5. From this the presenter will further develop an understanding of how the divine-human exchange is presented in the text of the prayer. This may be illustrated by a series of horizontal zig-zags indicating the alternating divine initiatives and human responses.
  4. Rarely does a prayer also present an obstacle to be overcome in the actions of the divine-human exchange. This may also be examined and presented.
  5. The presenter will seek to discern the development in the semiotics of the three prayers of the agreed upon formulary and present this.

THE FIRST ROUND OF PRESENTATIONS

The following students have chosen the formulary they wish to study:

Surname, Name | Formulary
Aye |
Etim |
Gomes |
Innasi |
Kim |
Nilkhet |
Osih |
Panna |
Porlucas |
Shi |

The members of the two discussion groups are:

Group I

Year 1 students and in Collects class:
1. Aye
2. Etim
3. Gomes
4. Panna
5.

Group II

Year 1 students and in Collects class:
1. Osih
2. Shi
3.
4.
5.

Encounter 2: Wednesday, 28 February 2019

Currently ten participants are enrolled for credit in this seminar. Thus, the participants have been divided into two groups of five students for their classroom activities. During this second session, all the students will present the literary structure of their prayers to their respective groups, making sure to have time to present the answers to the question “Who does it?”.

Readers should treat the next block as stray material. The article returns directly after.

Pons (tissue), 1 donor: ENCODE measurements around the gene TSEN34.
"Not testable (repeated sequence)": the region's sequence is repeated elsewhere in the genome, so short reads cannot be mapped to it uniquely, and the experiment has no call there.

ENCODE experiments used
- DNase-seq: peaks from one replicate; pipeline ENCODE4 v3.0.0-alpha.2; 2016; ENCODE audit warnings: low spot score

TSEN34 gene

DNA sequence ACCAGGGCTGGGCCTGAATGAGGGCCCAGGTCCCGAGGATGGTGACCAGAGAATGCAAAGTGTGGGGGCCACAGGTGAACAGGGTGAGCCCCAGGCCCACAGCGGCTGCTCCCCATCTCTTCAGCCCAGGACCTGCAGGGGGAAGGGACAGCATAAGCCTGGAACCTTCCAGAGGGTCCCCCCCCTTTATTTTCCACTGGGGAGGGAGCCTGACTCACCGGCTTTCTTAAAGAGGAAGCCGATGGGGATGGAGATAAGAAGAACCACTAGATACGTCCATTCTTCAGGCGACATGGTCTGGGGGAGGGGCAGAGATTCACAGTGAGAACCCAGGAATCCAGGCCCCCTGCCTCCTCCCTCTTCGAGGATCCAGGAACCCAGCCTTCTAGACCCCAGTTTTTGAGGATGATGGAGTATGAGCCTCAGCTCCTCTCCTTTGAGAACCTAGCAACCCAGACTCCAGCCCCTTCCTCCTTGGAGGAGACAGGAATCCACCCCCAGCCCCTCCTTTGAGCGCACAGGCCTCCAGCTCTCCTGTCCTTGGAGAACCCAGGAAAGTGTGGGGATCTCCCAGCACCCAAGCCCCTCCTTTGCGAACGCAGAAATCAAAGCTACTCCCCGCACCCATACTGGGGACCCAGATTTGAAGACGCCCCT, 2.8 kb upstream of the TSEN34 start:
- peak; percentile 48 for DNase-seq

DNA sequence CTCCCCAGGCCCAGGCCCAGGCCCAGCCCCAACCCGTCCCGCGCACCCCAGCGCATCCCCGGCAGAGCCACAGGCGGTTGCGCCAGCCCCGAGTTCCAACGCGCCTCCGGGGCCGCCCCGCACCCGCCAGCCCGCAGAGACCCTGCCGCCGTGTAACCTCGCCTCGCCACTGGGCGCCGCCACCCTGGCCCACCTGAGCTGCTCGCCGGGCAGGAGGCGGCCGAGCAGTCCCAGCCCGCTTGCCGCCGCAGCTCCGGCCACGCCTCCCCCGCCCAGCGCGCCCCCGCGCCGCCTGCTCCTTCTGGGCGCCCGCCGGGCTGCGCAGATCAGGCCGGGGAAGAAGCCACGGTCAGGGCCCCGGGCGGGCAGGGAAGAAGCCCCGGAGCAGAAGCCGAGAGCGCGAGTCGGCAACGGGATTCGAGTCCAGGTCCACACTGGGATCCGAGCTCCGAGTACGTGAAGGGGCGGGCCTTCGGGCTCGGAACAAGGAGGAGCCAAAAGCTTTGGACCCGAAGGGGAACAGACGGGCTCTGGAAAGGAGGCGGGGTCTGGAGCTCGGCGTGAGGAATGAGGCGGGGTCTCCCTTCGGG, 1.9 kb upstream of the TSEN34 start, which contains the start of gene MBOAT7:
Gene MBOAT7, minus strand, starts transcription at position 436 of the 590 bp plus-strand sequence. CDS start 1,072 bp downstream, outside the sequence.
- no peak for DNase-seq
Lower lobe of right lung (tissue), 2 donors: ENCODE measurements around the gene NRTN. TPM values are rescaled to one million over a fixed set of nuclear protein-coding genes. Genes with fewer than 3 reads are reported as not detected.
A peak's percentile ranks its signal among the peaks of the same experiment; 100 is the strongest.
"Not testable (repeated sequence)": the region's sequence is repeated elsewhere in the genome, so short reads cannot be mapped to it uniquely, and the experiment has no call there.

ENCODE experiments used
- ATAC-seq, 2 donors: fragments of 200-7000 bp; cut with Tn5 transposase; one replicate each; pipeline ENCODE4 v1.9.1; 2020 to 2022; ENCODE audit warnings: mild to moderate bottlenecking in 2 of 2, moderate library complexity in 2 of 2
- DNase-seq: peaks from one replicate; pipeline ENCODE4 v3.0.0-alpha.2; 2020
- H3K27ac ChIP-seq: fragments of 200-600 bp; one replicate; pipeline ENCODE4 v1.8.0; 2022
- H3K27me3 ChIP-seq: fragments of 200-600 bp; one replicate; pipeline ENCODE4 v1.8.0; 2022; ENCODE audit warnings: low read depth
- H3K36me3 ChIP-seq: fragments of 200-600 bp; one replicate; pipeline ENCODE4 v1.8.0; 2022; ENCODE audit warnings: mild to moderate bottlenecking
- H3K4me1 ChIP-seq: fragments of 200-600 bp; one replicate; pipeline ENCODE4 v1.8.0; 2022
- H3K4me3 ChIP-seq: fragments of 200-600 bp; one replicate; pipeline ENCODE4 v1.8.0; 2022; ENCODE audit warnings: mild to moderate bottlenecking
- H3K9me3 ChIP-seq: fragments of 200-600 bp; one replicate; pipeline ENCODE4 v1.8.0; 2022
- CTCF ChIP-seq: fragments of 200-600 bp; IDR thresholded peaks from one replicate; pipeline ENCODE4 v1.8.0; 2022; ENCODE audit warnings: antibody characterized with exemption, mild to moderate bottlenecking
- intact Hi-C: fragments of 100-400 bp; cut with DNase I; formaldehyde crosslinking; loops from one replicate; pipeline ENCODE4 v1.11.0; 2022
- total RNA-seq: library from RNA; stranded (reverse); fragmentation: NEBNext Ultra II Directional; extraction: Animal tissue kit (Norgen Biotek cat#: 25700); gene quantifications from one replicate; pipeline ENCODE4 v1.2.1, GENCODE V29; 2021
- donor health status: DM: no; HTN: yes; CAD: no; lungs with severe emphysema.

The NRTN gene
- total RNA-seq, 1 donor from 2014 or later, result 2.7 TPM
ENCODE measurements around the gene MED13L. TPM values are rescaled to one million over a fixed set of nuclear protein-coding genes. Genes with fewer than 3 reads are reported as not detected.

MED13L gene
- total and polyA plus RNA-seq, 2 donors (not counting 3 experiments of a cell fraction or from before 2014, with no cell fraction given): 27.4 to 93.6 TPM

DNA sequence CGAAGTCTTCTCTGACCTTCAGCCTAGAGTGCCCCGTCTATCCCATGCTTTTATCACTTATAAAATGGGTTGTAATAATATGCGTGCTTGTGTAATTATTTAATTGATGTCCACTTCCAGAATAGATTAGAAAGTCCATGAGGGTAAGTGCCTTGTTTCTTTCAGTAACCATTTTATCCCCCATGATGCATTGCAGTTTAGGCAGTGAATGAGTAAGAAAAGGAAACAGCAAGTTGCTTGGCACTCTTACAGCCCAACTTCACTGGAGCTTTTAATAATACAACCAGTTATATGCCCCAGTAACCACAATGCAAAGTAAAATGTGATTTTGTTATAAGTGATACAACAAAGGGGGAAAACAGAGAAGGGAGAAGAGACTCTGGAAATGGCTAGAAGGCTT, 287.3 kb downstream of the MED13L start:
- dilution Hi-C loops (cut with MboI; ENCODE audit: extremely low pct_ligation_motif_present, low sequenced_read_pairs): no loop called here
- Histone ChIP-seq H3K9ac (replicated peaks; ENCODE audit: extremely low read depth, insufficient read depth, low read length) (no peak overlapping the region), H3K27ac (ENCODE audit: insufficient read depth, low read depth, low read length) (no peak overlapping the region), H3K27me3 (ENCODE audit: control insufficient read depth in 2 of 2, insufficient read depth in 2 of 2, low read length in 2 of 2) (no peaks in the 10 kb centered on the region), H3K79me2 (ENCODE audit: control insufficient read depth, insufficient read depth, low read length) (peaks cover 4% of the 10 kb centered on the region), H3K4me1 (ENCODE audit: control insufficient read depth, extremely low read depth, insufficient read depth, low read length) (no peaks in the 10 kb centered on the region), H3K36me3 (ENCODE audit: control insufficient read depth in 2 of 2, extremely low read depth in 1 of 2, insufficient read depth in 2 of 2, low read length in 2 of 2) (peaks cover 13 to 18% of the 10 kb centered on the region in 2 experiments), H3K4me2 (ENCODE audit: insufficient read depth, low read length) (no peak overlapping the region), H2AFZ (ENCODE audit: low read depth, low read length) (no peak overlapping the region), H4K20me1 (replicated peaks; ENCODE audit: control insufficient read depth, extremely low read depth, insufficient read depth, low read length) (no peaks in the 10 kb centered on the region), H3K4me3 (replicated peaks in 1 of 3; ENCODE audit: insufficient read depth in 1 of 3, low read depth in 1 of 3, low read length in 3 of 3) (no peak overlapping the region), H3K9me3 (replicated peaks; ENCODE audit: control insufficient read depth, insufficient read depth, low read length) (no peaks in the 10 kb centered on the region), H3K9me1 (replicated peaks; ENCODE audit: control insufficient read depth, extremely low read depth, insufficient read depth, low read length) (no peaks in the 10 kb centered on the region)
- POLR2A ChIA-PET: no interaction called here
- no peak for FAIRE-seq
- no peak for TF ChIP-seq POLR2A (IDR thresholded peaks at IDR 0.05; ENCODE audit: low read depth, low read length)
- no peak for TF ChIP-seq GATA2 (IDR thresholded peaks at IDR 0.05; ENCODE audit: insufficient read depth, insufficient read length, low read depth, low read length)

Each presenter will present the following four items for each of the three prayers of his or her formulary for no more than 24 minutes total.

  1. the Latin text of the prayer:
    1. with the action words (verbs, participles, gerunds, gerundives) underlined,
    2. with brackets around each clause.
  2. Draw a tree showing how one clause depends on another and label the connecting words at the juncture of each branch, that is clause.
  3. Draw a timeline of the actions and goals.
  4. Discern the interpretative categories of the prayer and complete a chart with three columns with the following three headings in this order from left to right:
    Latin text | function in Latin sentence | interpretative category.
    See the analysis of the literary forms in: J.L., Leachman, “The Collect for the Easter vigil”, in Appreciating the Collect, 105-140, especially pp. 117-125; and in: Leachman, J.G., – D.P. McCarthy, “A Liturgical Study of the proper prayers for St Charles of St Andrew Houben, C.P., (1) The Opening Prayer,” Questions Liturgiques: Studies in Liturgy 92 (2011) 28-44, especially pp. 31-37.
  5. give a draft rendering of the prayer in clear English (or Italian) as well as the student’s mother language. You may use the English translations published by the moderator of the seminar.
  6. Name “Who does it?” for each action word of  the prayer.

The only way to achieve this is for the presenter to have prepared in advance all five items above for each of the three prayers in the formulary and to print them out for distribution to each participant. Each group will work through only as much material as is possible within the 30 minute limit for each presenter. This leaves some time for the moderator to provide further instruction during each session.

In order to do this literary analysis of the prayer please consult the questions provided on the web-page for the Collects course and available by clicking here.